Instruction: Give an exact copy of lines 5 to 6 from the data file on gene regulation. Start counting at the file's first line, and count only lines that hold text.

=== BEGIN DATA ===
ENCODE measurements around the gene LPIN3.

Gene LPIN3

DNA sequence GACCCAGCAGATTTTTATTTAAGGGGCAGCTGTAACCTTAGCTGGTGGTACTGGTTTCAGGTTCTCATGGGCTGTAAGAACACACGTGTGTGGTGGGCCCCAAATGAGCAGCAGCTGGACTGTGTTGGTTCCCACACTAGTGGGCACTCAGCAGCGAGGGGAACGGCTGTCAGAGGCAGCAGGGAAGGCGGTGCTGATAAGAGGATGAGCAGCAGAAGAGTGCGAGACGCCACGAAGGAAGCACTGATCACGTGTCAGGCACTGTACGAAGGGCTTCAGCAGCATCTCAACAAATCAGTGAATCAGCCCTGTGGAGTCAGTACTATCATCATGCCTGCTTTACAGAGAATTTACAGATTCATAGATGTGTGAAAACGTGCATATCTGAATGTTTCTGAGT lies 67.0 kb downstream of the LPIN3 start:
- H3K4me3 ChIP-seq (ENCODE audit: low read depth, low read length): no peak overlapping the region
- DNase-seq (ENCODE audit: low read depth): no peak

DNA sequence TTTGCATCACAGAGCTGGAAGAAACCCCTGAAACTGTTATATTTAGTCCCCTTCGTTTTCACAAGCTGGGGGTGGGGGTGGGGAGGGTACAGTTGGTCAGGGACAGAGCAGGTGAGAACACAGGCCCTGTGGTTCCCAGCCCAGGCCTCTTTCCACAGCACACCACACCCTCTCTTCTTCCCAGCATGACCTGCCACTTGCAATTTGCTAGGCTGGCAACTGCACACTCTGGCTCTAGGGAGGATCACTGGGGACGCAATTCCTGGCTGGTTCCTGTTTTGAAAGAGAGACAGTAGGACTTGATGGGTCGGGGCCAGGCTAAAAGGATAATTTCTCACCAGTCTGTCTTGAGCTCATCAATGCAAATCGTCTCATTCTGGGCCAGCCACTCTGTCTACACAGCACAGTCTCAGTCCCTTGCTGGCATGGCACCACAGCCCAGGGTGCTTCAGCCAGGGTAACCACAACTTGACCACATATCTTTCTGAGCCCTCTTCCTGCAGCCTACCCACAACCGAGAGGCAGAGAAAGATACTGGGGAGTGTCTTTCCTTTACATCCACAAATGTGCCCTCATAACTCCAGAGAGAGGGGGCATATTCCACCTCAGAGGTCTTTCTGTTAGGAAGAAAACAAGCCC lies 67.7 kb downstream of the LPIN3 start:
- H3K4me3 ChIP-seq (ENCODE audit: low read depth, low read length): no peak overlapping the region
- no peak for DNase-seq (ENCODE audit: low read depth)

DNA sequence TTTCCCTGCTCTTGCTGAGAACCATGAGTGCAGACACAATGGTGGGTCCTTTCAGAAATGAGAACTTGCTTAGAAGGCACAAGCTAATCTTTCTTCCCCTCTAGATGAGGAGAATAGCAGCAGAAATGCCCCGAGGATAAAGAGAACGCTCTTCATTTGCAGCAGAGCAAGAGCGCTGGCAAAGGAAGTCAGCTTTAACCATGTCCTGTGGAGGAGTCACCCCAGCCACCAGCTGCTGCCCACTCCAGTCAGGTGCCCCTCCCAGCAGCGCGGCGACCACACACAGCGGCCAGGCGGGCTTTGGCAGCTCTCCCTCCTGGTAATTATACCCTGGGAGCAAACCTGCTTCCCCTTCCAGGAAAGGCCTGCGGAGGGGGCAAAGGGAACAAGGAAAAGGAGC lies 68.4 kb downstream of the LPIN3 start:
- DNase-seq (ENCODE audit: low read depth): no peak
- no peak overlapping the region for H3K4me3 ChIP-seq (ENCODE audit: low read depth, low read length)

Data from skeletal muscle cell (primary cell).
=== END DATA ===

- DNase-seq (ENCODE audit: low read depth): no peak

DNA sequence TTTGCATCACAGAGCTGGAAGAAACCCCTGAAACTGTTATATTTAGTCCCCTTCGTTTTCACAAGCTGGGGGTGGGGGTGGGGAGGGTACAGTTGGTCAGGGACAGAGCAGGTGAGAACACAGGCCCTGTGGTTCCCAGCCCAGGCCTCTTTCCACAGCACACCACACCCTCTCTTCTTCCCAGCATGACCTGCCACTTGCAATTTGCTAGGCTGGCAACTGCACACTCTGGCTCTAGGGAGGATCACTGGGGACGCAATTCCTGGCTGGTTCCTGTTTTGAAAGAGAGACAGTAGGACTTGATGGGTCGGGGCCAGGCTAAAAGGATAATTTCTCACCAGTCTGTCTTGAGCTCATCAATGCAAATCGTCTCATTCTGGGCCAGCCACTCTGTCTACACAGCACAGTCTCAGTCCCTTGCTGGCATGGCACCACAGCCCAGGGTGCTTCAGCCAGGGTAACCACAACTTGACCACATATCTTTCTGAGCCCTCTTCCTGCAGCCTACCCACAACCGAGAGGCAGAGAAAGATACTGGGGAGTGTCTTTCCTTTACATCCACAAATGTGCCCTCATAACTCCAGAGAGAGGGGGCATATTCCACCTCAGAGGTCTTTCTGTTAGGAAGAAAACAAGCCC lies 67.7 kb downstream of the LPIN3 start: